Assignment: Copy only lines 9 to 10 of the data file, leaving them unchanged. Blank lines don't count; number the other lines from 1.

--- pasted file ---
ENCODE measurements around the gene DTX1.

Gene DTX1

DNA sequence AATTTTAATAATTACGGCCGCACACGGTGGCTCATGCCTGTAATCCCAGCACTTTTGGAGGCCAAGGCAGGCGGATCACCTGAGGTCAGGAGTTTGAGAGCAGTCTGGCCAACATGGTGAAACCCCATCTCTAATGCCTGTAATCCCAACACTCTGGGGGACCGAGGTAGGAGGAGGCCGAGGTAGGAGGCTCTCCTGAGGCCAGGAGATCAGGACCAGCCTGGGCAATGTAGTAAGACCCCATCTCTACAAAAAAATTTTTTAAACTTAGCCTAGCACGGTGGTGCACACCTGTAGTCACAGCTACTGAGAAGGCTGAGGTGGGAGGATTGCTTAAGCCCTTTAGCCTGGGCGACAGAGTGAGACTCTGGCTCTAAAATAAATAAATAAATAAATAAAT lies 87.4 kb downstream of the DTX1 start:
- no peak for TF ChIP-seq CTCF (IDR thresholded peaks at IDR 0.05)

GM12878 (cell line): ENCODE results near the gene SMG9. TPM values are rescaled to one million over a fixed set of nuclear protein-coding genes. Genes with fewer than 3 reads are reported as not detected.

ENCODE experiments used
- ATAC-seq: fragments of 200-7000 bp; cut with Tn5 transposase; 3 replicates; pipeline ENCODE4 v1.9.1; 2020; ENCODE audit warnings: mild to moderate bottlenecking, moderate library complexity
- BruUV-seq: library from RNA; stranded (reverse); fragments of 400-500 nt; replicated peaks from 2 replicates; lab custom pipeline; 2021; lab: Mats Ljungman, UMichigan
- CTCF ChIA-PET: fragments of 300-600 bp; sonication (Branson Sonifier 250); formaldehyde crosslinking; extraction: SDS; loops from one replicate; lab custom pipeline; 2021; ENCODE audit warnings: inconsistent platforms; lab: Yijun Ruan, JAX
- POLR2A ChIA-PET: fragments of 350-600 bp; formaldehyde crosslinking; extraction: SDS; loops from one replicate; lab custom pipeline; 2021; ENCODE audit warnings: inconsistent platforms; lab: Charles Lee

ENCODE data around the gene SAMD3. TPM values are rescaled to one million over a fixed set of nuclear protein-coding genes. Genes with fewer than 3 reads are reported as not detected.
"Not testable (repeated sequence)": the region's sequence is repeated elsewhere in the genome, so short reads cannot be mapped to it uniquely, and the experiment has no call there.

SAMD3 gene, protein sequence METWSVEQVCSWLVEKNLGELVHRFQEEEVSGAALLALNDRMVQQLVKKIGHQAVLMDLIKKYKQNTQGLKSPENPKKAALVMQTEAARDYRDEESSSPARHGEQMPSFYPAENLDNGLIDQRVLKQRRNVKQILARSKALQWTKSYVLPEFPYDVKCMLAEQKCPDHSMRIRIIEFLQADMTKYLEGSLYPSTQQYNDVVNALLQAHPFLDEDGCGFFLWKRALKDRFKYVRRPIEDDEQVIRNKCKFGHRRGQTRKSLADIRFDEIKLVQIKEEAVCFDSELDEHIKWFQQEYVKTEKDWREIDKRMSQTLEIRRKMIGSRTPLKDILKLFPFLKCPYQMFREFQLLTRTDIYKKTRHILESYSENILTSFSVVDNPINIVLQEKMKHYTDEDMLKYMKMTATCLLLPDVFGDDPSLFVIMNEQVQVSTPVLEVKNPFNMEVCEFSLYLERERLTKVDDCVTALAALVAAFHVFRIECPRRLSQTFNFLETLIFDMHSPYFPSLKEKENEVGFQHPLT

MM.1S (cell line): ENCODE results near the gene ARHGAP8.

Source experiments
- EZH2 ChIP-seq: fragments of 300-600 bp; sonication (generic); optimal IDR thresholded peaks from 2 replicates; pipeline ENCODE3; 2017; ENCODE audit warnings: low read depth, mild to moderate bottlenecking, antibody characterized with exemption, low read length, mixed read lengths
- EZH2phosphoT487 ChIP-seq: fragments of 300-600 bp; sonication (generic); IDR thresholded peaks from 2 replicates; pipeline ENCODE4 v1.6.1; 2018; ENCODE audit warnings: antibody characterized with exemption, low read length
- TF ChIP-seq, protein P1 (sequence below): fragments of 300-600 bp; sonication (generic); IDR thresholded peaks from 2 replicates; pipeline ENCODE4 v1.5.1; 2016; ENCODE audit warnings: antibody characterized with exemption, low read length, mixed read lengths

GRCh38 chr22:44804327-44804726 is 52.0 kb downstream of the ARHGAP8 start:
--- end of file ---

- CTCF ChIA-PET: fragments of 300-600 bp; sonication (Branson Sonifier 250); formaldehyde crosslinking; extraction: SDS; loops from one replicate; lab custom pipeline; 2021; ENCODE audit warnings: inconsistent platforms; lab: Yijun Ruan, JAX
- POLR2A ChIA-PET: fragments of 350-600 bp; formaldehyde crosslinking; extraction: SDS; loops from one replicate; lab custom pipeline; 2021; ENCODE audit warnings: inconsistent platforms; lab: Charles Lee